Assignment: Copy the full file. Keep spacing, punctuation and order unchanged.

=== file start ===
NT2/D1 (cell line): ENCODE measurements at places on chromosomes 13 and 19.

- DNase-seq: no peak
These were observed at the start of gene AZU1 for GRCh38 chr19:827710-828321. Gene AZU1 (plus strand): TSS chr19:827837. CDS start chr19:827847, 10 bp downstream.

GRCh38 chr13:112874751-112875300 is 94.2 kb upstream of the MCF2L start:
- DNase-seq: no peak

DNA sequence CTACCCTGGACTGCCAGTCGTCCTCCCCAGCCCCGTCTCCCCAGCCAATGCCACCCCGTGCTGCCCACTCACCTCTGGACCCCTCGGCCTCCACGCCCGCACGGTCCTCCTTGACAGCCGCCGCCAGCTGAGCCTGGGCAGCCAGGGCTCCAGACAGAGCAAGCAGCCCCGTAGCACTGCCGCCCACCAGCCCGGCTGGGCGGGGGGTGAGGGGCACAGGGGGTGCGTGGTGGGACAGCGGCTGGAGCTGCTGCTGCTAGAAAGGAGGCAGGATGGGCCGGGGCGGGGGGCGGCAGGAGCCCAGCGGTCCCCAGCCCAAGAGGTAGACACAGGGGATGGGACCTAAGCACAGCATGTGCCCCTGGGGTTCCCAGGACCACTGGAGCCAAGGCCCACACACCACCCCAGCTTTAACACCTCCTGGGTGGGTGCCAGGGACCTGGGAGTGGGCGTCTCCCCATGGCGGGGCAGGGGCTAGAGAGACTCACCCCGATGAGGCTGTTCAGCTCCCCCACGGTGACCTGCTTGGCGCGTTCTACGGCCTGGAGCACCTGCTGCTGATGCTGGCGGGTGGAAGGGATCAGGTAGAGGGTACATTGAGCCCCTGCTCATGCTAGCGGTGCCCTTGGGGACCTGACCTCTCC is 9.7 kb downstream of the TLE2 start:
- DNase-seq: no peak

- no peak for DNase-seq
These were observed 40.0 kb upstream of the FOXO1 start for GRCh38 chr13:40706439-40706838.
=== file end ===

NT2/D1 (cell line): ENCODE measurements at places on chromosomes 13 and 19.

- DNase-seq: no peak
These were observed at the start of gene AZU1 for GRCh38 chr19:827710-828321. Gene AZU1 (plus strand): TSS chr19:827837. CDS start chr19:827847, 10 bp downstream.

GRCh38 chr13:112874751-112875300 is 94.2 kb upstream of the MCF2L start:
- DNase-seq: no peak

DNA sequence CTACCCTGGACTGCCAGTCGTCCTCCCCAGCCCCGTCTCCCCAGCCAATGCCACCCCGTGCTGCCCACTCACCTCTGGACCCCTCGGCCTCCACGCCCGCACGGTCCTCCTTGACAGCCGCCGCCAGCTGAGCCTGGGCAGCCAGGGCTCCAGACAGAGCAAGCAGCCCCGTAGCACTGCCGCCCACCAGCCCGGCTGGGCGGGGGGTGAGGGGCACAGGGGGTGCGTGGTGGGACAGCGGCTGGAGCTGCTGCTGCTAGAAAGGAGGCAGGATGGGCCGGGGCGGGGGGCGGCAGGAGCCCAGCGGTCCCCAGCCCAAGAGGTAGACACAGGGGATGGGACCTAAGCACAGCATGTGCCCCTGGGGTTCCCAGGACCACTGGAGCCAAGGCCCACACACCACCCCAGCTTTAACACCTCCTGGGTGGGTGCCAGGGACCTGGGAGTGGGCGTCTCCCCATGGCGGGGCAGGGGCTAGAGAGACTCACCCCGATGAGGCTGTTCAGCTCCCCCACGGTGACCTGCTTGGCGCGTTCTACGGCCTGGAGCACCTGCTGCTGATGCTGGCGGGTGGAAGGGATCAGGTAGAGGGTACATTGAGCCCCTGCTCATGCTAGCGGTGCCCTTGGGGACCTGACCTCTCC is 9.7 kb downstream of the TLE2 start:
- DNase-seq: no peak

- no peak for DNase-seq
These were observed 40.0 kb upstream of the FOXO1 start for GRCh38 chr13:40706439-40706838.